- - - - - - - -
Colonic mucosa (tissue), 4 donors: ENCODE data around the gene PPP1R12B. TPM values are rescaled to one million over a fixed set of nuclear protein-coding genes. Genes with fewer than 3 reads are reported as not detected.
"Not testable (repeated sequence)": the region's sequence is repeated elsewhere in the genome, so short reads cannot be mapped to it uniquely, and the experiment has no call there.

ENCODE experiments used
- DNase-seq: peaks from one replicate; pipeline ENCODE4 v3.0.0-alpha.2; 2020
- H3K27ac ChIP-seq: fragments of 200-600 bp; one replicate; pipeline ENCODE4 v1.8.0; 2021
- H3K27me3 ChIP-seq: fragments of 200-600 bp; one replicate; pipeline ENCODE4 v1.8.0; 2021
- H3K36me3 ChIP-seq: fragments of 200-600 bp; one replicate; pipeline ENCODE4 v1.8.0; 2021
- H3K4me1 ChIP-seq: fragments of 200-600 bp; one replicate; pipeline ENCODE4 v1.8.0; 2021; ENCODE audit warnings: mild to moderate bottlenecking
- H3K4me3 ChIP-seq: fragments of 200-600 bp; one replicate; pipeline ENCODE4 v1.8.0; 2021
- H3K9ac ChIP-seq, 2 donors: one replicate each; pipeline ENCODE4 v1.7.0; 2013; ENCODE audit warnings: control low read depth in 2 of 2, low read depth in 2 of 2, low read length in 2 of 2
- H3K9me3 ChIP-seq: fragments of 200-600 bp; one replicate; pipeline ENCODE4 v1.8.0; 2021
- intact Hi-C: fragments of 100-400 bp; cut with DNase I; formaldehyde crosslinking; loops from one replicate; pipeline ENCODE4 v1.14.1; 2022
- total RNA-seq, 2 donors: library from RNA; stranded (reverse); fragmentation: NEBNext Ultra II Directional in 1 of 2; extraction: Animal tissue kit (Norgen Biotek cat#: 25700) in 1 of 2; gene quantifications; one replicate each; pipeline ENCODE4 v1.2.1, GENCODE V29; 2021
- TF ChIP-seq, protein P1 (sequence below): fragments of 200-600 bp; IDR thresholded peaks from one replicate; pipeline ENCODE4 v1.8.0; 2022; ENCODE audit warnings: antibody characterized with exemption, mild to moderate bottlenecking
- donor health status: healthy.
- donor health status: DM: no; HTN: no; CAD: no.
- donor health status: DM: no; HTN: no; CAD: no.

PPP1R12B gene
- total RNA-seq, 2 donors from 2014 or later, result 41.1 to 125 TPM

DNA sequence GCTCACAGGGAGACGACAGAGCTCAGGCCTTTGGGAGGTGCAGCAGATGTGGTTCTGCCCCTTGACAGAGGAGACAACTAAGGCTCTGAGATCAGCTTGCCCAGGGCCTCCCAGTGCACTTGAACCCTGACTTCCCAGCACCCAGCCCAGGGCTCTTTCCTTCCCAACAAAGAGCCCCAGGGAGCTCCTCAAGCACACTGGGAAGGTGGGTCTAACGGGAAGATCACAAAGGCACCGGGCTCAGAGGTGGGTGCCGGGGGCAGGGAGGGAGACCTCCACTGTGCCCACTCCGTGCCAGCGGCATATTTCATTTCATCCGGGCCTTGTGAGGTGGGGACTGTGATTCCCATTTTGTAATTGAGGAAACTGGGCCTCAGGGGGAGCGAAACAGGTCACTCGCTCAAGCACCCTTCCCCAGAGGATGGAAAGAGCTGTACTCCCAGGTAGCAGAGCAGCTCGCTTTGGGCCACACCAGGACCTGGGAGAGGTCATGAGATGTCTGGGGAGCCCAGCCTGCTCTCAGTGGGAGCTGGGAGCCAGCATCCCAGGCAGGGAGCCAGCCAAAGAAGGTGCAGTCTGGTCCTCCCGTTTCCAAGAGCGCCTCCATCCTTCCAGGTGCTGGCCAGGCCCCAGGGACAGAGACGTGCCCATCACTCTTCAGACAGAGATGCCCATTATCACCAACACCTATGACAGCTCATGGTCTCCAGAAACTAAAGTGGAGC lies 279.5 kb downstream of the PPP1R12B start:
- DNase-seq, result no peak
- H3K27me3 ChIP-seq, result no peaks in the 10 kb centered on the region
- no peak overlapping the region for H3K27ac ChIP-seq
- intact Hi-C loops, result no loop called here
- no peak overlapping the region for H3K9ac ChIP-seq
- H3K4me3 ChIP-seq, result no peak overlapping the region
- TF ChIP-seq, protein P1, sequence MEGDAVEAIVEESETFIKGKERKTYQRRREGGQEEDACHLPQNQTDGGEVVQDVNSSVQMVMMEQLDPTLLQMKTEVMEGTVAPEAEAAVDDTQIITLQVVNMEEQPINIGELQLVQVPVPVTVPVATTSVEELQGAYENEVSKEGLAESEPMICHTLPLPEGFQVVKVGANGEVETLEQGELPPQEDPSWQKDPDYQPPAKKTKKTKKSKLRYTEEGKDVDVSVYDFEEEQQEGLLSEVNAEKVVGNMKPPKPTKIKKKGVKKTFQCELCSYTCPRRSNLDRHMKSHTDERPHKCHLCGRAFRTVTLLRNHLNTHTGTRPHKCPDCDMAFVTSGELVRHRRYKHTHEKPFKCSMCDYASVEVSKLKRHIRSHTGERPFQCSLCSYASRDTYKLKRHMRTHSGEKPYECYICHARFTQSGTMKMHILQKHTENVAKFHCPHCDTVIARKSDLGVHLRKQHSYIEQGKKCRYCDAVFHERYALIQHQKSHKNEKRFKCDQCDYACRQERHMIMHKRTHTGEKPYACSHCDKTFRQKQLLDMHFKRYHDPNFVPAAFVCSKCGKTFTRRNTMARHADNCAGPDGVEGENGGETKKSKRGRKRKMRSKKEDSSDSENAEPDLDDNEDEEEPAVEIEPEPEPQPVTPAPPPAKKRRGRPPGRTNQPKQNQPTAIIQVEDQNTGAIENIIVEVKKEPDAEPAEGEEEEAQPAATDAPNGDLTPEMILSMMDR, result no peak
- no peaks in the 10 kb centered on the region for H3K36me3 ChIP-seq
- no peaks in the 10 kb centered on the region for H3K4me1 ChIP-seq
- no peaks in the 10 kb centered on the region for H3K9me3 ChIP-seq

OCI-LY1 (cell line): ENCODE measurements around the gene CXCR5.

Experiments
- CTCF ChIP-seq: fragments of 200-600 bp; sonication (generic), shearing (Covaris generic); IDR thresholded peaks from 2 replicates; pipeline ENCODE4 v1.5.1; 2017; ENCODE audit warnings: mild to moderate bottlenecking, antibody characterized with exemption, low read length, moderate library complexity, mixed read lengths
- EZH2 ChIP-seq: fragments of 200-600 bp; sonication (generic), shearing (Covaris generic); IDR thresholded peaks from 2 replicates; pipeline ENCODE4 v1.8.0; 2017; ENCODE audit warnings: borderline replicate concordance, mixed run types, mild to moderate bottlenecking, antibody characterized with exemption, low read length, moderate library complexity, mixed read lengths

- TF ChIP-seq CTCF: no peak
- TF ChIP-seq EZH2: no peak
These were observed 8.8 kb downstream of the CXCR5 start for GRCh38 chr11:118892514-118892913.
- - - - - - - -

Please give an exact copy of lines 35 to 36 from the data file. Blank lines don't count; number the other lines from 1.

- TF ChIP-seq CTCF: no peak
- TF ChIP-seq EZH2: no peak